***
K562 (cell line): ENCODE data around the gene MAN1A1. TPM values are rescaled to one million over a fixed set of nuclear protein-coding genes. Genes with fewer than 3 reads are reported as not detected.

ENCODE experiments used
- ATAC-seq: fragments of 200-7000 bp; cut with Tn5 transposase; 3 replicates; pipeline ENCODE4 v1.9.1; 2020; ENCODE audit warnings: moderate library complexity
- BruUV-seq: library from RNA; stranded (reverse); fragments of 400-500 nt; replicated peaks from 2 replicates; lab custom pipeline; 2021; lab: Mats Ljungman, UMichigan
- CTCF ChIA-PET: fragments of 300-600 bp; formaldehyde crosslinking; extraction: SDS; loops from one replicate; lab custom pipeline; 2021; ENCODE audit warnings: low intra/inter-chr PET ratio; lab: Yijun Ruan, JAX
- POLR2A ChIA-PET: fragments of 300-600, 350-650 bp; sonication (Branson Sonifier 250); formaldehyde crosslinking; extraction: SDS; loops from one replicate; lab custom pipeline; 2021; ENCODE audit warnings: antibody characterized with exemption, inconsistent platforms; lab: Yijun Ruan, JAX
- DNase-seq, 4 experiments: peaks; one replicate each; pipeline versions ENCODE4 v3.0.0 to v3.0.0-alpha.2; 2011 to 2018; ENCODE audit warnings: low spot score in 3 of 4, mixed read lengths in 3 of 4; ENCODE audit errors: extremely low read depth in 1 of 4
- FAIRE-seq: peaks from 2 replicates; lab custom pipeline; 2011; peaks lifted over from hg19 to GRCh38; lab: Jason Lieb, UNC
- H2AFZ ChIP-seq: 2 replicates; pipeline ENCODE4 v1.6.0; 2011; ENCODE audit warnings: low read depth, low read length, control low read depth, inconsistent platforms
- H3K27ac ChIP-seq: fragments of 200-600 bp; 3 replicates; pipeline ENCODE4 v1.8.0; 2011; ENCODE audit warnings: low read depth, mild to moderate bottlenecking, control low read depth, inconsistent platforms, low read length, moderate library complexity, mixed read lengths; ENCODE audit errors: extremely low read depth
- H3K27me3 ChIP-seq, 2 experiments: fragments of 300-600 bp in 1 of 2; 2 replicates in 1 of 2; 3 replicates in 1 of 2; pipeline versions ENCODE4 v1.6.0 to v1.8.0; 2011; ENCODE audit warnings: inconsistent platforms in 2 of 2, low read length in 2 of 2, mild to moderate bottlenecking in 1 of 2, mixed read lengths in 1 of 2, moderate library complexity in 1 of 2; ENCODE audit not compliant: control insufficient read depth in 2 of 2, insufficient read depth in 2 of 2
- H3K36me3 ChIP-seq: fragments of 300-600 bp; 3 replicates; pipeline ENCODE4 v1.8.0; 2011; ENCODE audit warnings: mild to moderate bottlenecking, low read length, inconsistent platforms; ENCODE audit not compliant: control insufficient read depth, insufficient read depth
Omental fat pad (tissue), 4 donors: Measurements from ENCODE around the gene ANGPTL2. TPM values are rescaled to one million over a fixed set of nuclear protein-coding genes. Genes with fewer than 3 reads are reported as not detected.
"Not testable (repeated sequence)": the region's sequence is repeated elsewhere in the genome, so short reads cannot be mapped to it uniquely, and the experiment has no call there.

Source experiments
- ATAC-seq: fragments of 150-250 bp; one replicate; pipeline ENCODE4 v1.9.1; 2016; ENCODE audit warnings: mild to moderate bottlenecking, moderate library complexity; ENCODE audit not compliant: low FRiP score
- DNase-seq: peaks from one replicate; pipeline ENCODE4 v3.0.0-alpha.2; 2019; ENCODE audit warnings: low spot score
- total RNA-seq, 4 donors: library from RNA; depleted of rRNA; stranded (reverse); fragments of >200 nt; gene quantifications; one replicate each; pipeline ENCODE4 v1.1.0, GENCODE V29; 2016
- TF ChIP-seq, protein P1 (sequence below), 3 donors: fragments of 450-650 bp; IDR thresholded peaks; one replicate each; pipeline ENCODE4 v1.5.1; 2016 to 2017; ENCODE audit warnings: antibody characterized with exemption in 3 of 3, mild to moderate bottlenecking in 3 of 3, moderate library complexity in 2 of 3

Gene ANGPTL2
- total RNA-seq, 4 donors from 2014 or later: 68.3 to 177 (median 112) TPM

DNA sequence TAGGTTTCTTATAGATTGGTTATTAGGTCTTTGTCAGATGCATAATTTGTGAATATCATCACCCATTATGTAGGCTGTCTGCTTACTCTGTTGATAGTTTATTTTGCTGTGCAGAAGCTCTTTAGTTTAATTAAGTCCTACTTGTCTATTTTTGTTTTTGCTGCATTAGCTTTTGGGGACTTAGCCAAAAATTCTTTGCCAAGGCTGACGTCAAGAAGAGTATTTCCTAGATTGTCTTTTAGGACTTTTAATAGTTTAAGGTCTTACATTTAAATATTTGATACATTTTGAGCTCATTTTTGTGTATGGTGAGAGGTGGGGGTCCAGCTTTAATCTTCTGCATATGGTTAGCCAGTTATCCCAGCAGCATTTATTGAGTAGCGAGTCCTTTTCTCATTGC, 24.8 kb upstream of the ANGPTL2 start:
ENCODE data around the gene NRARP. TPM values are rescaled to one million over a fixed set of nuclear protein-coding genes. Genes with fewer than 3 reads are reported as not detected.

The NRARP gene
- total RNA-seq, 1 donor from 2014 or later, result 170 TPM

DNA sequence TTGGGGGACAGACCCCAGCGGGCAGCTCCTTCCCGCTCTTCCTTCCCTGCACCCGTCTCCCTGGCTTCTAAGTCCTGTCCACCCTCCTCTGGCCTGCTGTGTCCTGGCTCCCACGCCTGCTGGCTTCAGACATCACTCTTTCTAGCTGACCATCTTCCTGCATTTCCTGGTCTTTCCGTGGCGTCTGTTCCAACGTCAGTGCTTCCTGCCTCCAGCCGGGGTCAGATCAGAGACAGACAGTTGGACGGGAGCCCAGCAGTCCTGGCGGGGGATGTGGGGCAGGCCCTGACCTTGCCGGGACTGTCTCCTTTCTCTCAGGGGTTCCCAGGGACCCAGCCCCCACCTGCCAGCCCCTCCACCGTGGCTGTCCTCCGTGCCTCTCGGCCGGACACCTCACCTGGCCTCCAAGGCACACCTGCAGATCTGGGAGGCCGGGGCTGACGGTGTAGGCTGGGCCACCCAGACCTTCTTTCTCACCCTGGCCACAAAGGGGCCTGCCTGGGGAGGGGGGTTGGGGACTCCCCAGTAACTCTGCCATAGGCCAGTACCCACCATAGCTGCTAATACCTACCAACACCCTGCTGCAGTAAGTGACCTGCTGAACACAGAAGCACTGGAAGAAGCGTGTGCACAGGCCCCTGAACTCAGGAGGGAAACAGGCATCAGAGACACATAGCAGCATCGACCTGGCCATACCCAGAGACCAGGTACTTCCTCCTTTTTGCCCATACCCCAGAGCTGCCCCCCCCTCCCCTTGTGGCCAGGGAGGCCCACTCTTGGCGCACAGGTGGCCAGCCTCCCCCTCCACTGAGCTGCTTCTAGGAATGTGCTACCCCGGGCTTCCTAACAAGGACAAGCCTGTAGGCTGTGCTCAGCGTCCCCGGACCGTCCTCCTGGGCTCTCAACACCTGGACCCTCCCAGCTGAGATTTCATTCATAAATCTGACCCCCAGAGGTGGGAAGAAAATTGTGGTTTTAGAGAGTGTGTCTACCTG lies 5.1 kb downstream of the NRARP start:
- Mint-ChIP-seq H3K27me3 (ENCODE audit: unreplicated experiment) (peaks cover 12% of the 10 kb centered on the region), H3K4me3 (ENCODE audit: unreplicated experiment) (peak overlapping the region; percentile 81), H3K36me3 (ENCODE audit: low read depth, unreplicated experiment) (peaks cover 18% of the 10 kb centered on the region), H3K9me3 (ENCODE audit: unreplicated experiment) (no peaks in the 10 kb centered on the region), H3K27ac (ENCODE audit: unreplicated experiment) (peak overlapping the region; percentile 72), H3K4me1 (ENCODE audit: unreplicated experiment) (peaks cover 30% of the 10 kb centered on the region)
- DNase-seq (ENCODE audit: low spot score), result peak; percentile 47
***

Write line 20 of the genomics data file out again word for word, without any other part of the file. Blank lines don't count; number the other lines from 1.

Gene ANGPTL2